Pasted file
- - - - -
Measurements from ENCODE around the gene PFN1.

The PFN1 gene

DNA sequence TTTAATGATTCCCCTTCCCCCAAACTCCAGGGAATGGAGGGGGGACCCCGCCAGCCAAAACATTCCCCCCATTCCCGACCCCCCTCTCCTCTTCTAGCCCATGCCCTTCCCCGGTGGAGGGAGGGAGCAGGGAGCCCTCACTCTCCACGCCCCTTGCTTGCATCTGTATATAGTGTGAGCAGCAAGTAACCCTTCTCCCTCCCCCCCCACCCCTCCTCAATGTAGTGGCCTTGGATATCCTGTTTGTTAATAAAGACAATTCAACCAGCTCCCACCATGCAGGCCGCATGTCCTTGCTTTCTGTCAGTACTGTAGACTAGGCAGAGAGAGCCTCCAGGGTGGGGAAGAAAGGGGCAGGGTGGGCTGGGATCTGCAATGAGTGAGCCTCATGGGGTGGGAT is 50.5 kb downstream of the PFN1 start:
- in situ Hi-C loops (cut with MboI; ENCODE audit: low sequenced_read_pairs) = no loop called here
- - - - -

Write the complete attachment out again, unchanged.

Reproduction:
Measurements from ENCODE around the gene PFN1.

The PFN1 gene

DNA sequence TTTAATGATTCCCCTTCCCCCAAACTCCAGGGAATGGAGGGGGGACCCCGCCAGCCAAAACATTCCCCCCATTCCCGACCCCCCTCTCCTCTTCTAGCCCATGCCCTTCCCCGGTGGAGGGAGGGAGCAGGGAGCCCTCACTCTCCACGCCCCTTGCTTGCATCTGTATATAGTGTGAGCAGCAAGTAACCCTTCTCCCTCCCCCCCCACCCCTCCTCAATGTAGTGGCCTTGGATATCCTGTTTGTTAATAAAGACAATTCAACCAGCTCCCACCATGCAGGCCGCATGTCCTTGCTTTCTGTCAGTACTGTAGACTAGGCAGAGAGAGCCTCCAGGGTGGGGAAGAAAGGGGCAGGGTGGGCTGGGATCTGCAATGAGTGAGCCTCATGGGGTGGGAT is 50.5 kb downstream of the PFN1 start:
- in situ Hi-C loops (cut with MboI; ENCODE audit: low sequenced_read_pairs) = no loop called here